Furthermore, this energy could penetrate cardboard and even walls to fluoresce barium platinocyanide.
Rontgen used the mathematical symbol for unknown to name this energy X-rays.
In 1905 Rutherford suggested that radioactive decay could be used as a method to calculate absolute time.
Early attempts at using radiometric dating are referred to as “chemical ages”.
The Curies found that the radiation was proportional to the Uranium content of the compound.
This indicated that radioactivity was a property of atoms, not molecules.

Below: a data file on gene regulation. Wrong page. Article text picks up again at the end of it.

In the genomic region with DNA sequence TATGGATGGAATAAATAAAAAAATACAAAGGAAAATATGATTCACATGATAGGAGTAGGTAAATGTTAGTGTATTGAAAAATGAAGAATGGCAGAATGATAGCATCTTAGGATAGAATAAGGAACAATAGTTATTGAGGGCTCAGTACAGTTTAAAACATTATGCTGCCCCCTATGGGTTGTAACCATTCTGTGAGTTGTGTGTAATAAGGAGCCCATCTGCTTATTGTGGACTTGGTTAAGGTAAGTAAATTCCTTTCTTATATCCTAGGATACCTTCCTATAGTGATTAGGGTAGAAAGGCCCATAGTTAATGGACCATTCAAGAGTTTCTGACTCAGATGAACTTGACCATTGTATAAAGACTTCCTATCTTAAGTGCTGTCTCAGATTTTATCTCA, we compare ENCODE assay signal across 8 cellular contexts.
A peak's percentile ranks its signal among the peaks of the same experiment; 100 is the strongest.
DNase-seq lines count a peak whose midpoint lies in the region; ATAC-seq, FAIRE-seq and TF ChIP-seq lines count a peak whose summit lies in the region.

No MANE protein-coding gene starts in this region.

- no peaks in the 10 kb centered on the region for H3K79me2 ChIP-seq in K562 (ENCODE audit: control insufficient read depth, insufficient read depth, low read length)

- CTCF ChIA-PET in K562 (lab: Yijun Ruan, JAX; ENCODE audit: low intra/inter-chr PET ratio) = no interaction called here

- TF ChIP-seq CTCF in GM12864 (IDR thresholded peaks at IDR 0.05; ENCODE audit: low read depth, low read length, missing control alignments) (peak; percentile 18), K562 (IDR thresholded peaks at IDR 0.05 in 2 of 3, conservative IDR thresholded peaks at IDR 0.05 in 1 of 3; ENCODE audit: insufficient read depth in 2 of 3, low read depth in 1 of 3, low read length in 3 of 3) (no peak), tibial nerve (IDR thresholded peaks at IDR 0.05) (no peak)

The phenomenon of emitting penetrating, ionizing radiation was given the name radioactivity by the Curies.With time, radiometric dating became more sophisticated and accurate, by 1931 radiometric dating had proven to be the credible method for determining the age of igneous rocks. For a good discussion on modern radiometric methods see 1. Radiometric Dating-Measuring the passage of time by the regular rate of decay of radioactive isotopes. Isotopes-Same element, but different number of neutrons. Some isotopes are stable and others are radioactive. Parent Isotope-Radioactive isotope incorporated during crystal formation. Daughter Isotope-Stable decay product of parent isotope. Radioactive isotopes decay or change into a stable element at an exponential rate that does not change. The decay rate is not affected by heat, temperature, pressure, or chemical reactions. Half-life-The time it takes for half of the parent sample to decay to the stable daughter isotope.